So instead of enticing you with a juicy new read today, I’m throwing several at you in the form of one of my favorite, most enjoyably fun authors.
Jana DeLeon is fun. Her stories are amusing, intriguing, can’t put it down”ing” all at the same time. She has so many more that I still haven’t read. But these three series are all at the top of my “must read the new one as soon as it comes out” list.
By far my fav is the Miss Fortune series. Who knew murder could be so funny? But I jest, just a bit at least. Whenever I’m reading one of these marvelous little gems I find myself laughing out loud, and trust me, I don’t LOL too often when reading a book. The characters are endearing and hilarious, and I can just picture their shenanigans as I’m reading.
My second favorite series from Jana is the Ghost-in-Law series. Almost as funny as Miss Fortune, but with a happy little helping of the paranormal thrown in. Same small town antics and appeal as the Miss Fortune setting.
And finally, we have the newest series featuring Shaye Archer. Not nearly as humorous, but instead dark and disturbing without losing any of the author’s skill as a mystery writer. Oh and did I mention that all of these books are set in Louisiana? Surely slanted my opinion just a tad.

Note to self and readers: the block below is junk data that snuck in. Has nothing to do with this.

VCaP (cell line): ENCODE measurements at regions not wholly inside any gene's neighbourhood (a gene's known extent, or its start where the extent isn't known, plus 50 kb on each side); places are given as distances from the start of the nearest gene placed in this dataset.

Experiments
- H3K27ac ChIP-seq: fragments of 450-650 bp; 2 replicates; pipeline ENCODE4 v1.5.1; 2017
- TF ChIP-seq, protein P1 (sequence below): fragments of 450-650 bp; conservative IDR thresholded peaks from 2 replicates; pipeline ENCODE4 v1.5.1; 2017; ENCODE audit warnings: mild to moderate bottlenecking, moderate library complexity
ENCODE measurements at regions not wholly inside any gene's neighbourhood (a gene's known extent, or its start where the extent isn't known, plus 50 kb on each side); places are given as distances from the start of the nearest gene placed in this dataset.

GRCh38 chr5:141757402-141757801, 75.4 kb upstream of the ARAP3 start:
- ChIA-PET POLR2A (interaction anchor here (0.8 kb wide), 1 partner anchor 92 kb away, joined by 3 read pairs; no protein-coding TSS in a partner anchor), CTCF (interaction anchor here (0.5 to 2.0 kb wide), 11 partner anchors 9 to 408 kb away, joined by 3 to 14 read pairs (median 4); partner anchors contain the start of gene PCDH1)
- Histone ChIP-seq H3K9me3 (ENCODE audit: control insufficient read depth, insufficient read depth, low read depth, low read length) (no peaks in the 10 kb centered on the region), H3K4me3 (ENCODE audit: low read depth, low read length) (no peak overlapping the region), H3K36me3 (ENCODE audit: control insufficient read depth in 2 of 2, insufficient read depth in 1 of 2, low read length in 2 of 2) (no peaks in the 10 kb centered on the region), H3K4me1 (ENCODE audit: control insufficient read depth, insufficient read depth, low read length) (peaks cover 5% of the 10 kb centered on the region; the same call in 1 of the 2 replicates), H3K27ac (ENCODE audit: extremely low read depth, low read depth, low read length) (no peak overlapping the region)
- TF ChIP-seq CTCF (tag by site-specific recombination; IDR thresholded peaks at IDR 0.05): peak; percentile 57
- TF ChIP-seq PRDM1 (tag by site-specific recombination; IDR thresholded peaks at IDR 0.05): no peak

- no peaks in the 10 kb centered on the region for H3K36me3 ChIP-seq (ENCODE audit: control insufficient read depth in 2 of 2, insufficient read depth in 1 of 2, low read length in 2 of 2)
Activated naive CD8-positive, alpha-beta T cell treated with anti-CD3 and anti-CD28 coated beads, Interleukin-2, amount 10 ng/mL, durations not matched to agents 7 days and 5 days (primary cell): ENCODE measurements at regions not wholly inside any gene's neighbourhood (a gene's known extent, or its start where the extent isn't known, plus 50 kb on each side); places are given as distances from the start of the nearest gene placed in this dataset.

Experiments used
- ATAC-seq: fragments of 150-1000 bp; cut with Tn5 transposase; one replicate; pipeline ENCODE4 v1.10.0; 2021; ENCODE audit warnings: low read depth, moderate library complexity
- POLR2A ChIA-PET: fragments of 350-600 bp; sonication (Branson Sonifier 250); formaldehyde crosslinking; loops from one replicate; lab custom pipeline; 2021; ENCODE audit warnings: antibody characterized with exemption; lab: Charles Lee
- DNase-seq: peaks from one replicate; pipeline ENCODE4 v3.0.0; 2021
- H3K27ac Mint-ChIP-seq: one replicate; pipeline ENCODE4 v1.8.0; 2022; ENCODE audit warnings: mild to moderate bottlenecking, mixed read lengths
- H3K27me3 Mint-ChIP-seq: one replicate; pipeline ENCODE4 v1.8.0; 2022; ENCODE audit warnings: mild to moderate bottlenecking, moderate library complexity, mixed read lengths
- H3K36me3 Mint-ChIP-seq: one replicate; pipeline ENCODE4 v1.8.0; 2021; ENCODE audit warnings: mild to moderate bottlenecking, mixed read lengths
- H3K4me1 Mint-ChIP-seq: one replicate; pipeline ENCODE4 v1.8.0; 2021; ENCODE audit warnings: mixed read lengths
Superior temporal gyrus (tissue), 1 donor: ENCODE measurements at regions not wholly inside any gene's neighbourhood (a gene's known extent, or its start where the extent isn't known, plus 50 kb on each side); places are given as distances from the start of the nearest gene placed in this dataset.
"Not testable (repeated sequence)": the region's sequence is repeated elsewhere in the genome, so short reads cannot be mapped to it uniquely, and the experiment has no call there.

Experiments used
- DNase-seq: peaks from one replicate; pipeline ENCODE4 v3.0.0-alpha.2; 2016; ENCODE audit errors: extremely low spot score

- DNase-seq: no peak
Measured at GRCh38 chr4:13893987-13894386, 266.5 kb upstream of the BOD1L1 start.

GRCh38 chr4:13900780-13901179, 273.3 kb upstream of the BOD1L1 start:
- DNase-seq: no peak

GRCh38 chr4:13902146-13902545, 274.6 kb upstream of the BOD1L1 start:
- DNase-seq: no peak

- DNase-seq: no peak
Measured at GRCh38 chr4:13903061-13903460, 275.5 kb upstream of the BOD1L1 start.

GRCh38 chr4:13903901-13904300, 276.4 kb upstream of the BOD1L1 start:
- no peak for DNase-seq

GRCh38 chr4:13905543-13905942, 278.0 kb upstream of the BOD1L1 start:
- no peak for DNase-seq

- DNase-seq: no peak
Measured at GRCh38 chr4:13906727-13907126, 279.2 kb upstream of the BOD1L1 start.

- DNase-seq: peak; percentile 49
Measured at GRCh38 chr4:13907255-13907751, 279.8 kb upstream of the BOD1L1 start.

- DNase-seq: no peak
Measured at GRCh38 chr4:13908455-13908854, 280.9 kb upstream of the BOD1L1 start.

As with many series, it’s not absolutely necessary to read them in order. But in my opinion, that’s part of the thrill. Growing with the characters, keeping up with them over time, both things that make serial novels most enjoyable.
As for which series to start with? Sorry, friends, I’m no help with that. Your best bet would be to grab the first in each, read them all, and then decide which one you’ll read next!
There’s something to be said for a good murder mystery. I hesitate to use the term “cozy mystery” because that’s always seemed like such a contradiction to me. But still. I’m not talking about one of the serious psychological thrillers full of blood and gore that leaves you sleeping with the lights on for a week. What I like from time to time is a well-written mystery with a little bit of murder thrown in for good measure. And this introduction to a new series from Jana DeLeon fits that description perfectly.
Shaye Archer is finally getting her life on track after a traumatic childhood, to say the least. And she’s realizing her dream of owning her own business with the opening of a private investigator business. But before all the furniture is even delivered, her first client shows up at her door. Emma has had trauma of her own, escaping her abusive husband only by killing him. So then how can he be stalking her if he’s dead? When she enlists Shaye to help her find the answers she so desperately needs, both of them find themselves in greater danger than they could ever have imagined.